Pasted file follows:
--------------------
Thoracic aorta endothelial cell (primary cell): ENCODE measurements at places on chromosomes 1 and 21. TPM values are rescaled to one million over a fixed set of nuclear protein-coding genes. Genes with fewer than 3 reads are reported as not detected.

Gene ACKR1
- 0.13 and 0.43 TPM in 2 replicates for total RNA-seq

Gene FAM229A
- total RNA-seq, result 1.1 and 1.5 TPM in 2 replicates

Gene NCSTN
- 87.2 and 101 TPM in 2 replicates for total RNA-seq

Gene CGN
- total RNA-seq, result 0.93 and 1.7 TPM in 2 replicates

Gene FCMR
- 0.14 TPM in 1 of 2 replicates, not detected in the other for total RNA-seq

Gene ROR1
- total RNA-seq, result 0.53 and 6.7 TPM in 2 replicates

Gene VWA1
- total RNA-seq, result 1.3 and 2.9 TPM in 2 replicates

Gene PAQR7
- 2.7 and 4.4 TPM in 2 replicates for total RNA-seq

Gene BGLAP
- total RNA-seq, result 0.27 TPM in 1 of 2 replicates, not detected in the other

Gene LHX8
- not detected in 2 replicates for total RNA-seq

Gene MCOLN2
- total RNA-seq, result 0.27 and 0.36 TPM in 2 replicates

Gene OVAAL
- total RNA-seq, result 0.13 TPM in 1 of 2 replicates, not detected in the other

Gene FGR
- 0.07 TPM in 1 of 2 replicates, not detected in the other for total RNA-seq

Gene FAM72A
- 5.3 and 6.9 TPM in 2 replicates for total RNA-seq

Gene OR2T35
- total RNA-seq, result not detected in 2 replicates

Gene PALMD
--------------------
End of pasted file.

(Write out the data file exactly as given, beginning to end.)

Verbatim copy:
Thoracic aorta endothelial cell (primary cell): ENCODE measurements at places on chromosomes 1 and 21. TPM values are rescaled to one million over a fixed set of nuclear protein-coding genes. Genes with fewer than 3 reads are reported as not detected.

Gene ACKR1
- 0.13 and 0.43 TPM in 2 replicates for total RNA-seq

Gene FAM229A
- total RNA-seq, result 1.1 and 1.5 TPM in 2 replicates

Gene NCSTN
- 87.2 and 101 TPM in 2 replicates for total RNA-seq

Gene CGN
- total RNA-seq, result 0.93 and 1.7 TPM in 2 replicates

Gene FCMR
- 0.14 TPM in 1 of 2 replicates, not detected in the other for total RNA-seq

Gene ROR1
- total RNA-seq, result 0.53 and 6.7 TPM in 2 replicates

Gene VWA1
- total RNA-seq, result 1.3 and 2.9 TPM in 2 replicates

Gene PAQR7
- 2.7 and 4.4 TPM in 2 replicates for total RNA-seq

Gene BGLAP
- total RNA-seq, result 0.27 TPM in 1 of 2 replicates, not detected in the other

Gene LHX8
- not detected in 2 replicates for total RNA-seq

Gene MCOLN2
- total RNA-seq, result 0.27 and 0.36 TPM in 2 replicates

Gene OVAAL
- total RNA-seq, result 0.13 TPM in 1 of 2 replicates, not detected in the other

Gene FGR
- 0.07 TPM in 1 of 2 replicates, not detected in the other for total RNA-seq

Gene FAM72A
- 5.3 and 6.9 TPM in 2 replicates for total RNA-seq

Gene OR2T35
- total RNA-seq, result not detected in 2 replicates

Gene PALMD